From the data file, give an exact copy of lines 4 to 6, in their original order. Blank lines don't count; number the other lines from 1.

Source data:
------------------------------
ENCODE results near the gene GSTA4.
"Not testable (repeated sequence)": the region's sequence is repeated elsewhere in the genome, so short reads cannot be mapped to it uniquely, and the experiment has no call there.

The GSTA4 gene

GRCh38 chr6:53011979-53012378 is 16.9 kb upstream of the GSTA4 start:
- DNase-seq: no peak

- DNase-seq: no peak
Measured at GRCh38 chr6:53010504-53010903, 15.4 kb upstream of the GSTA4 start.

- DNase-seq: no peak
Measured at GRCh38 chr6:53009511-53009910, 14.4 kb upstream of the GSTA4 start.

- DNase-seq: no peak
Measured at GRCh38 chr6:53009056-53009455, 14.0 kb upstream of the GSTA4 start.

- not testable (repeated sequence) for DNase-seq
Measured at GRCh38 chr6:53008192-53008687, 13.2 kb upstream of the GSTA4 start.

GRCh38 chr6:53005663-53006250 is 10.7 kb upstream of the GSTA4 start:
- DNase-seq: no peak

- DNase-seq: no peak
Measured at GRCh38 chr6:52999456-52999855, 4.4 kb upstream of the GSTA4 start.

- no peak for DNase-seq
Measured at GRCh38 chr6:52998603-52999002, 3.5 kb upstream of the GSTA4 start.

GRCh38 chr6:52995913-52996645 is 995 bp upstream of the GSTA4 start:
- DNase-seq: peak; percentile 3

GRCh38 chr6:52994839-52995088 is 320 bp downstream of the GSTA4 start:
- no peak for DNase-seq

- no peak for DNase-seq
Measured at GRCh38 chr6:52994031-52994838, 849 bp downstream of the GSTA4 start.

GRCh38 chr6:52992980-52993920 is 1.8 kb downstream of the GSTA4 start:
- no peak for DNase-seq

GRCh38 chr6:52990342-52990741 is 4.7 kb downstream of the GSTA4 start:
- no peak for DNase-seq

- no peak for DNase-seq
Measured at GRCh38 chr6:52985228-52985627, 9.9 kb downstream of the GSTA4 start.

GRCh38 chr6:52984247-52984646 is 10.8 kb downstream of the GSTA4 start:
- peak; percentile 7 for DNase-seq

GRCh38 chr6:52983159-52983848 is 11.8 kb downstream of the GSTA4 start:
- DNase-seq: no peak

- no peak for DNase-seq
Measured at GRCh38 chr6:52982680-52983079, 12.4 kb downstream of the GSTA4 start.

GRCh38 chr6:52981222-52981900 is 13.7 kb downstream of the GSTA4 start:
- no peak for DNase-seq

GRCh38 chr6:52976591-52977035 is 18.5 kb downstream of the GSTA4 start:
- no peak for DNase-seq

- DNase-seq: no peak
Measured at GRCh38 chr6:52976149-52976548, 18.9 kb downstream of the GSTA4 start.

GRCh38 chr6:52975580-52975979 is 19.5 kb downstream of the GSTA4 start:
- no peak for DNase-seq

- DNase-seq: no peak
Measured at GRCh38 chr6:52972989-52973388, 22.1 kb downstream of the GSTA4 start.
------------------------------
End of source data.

GRCh38 chr6:53011979-53012378 is 16.9 kb upstream of the GSTA4 start:
- DNase-seq: no peak

- DNase-seq: no peak